Cagle reinstates overtime for child protective services

November 26, 2014

Georgia Division of Family and Children Services Director Bobby Cagle on Tuesday reinstated a strategy aimed at maximizing staff resources for child protection in Georgia. 

Beginning Dec. 1, DFCS child protective services investigators will work a minimum of eight hours paid overtime per week. The strategy is targeted toward preventing a major backlog of child safety investigations, which have resulted from an unprecedented increase in reports of abuse and neglect statewide.

Since the implementation of a 24-hour, centralized reporting mechanism for abuse and neglect, the number of new child safety investigations has nearly doubled in Georgia.

DFCS opened more than 5,000 new investigations into child safety in September, compared with 2,555 new investigations opened in September 2013.

Under agency policy, investigations into child safety should be completed in 45 days, unless the circumstances call for more time. Due to the agency’s growing caseload, about 1,000 investigations across the state have been open longer than the agency standard.

“Our primary focus must continue to be about the safety of Georgia’s children,” Cagle said. “Use of mandatory overtime will allow us to assure children and families have their needs met during what can be a difficult time of year, especially for families already under tremendous stress.”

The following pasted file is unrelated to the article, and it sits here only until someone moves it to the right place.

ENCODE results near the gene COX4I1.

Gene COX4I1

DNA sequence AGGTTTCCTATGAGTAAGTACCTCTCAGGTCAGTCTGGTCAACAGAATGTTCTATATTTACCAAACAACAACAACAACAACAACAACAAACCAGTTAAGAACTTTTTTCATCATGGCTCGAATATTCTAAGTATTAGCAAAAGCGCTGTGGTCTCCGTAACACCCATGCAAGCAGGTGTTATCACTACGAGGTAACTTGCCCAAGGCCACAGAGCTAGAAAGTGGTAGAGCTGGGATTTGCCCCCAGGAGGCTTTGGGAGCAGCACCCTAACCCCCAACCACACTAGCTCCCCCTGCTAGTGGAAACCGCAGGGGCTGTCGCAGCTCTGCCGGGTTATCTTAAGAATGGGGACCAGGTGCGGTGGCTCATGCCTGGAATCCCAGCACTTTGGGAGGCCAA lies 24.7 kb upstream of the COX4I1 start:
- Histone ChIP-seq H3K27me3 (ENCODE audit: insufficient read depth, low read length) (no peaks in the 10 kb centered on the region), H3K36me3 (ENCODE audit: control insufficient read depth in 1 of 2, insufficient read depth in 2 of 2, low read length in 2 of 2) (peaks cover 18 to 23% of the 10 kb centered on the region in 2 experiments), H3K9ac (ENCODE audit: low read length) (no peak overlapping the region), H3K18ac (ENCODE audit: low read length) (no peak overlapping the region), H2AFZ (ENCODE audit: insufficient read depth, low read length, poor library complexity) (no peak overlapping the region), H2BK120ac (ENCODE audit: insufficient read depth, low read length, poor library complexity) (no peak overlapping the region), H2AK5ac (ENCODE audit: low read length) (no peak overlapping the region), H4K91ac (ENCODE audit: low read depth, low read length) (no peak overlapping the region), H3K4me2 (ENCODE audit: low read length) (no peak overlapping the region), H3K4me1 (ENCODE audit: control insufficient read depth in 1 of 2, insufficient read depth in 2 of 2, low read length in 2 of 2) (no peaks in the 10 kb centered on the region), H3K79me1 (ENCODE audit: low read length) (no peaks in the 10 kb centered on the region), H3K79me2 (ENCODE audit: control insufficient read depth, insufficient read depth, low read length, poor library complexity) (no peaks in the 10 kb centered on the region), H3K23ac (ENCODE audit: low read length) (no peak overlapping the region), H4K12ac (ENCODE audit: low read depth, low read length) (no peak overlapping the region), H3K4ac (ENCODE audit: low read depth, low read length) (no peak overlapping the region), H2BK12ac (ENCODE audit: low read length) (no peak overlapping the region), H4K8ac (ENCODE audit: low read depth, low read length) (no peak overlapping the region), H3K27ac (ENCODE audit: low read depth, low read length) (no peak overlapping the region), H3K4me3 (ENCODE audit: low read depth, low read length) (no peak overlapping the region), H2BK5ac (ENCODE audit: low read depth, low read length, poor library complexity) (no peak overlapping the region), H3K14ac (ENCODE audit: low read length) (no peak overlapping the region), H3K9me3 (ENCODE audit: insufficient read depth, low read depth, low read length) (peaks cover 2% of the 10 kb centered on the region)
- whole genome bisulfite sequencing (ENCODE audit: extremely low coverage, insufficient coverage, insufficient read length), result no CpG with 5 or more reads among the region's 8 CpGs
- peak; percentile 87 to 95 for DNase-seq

Cagle employed a similar strategy shortly after  Gov. Nathan Deal appointed him to lead the Division in June 2014. At the time, there were more than 3,300 overdue investigations across the state.

“This is a short-term, proactive strategy that has worked for DFCS and other agencies I’ve led in the past,” Cagle said. “Given the success of our centralized intake, and the impact it has had on the number of reports of abuse and neglect we receive on a daily basis, we must do what we can to stem the tide of overdue cases and prevent an even larger backlog.”

The current overtime strategy will focus on cases that are overdue and those that are nearing the 45-day deadline. Staff will not be expected to work overtime on holiday weeks.

Prior to the 2014 legislative session, Gov. Nathan Deal committed state funding to reduce investigators’ caseloads to 15 per worker over a three-year period.

The first installment of funding allowed DFCS to hire 278 additional case managers in Fiscal Year 2015. Georgia’s Board of Human Services has recommended that the Fiscal Year 2016 budget allow DFCS to add another 278 case managers in July 2015.

Contact Information: 
Media Contact: Ravae Graham